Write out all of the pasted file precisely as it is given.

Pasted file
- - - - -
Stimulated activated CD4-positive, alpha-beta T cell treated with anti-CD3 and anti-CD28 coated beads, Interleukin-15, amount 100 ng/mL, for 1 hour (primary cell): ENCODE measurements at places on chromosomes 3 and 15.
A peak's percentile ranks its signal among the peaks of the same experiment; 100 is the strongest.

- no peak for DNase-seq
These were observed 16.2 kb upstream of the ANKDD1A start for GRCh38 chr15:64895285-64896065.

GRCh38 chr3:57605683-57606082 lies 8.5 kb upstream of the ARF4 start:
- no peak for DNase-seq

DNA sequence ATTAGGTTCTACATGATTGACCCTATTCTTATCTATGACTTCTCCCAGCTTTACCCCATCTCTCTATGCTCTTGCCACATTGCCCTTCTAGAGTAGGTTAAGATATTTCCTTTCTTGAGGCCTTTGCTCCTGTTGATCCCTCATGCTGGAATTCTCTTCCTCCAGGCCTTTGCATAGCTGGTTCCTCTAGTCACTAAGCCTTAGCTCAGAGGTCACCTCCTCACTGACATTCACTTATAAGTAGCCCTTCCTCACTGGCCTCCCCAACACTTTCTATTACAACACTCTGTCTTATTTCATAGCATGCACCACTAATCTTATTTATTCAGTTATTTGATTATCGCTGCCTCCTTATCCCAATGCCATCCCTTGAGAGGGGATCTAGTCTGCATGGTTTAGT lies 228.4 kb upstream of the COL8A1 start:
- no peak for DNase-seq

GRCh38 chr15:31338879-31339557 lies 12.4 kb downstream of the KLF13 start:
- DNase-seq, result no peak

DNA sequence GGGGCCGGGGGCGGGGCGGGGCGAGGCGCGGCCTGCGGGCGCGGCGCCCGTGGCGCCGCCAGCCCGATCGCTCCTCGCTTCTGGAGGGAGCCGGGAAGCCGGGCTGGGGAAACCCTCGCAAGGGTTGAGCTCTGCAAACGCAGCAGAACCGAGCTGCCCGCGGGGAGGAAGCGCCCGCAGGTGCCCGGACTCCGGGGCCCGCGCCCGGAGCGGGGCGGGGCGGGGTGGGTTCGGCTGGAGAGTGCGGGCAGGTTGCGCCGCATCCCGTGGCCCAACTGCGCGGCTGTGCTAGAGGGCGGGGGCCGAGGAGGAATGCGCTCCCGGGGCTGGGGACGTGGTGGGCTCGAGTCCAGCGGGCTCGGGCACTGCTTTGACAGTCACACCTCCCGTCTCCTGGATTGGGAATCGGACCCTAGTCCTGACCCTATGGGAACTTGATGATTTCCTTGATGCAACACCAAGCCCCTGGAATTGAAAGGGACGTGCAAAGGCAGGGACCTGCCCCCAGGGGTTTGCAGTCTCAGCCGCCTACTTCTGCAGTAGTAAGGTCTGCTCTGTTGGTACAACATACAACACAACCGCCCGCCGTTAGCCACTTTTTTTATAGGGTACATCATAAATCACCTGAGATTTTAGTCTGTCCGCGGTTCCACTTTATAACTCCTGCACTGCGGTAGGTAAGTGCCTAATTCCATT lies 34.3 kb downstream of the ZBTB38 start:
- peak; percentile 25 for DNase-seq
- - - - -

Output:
Stimulated activated CD4-positive, alpha-beta T cell treated with anti-CD3 and anti-CD28 coated beads, Interleukin-15, amount 100 ng/mL, for 1 hour (primary cell): ENCODE measurements at places on chromosomes 3 and 15.
A peak's percentile ranks its signal among the peaks of the same experiment; 100 is the strongest.

- no peak for DNase-seq
These were observed 16.2 kb upstream of the ANKDD1A start for GRCh38 chr15:64895285-64896065.

GRCh38 chr3:57605683-57606082 lies 8.5 kb upstream of the ARF4 start:
- no peak for DNase-seq

DNA sequence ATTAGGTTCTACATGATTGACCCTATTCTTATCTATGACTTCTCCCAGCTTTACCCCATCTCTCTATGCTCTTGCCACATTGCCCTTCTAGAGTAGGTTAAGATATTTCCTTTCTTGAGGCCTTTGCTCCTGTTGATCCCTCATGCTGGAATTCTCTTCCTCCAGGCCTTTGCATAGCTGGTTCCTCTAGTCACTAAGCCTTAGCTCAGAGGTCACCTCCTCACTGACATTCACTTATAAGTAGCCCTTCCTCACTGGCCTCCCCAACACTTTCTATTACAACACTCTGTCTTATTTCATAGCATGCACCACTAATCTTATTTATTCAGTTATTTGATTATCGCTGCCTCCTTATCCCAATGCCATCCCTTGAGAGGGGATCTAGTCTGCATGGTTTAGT lies 228.4 kb upstream of the COL8A1 start:
- no peak for DNase-seq

GRCh38 chr15:31338879-31339557 lies 12.4 kb downstream of the KLF13 start:
- DNase-seq, result no peak

DNA sequence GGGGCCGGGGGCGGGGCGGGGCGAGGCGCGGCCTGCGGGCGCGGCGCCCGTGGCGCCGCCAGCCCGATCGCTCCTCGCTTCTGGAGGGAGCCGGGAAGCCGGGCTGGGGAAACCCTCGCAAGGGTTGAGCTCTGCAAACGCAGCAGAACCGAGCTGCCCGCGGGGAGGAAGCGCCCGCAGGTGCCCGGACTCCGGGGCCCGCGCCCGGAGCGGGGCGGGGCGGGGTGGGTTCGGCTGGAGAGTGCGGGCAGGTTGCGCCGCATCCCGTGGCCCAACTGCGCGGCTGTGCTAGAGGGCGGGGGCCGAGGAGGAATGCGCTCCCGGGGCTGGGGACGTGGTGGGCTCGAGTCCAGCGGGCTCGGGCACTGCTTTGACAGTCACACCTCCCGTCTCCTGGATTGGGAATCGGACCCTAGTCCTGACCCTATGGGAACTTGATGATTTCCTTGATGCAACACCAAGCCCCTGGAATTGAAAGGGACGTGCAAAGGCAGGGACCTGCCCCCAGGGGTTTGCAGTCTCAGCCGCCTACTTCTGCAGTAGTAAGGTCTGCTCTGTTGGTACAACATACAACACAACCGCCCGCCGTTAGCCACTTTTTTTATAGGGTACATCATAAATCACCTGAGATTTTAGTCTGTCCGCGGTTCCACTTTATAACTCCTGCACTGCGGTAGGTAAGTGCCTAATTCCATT lies 34.3 kb downstream of the ZBTB38 start:
- peak; percentile 25 for DNase-seq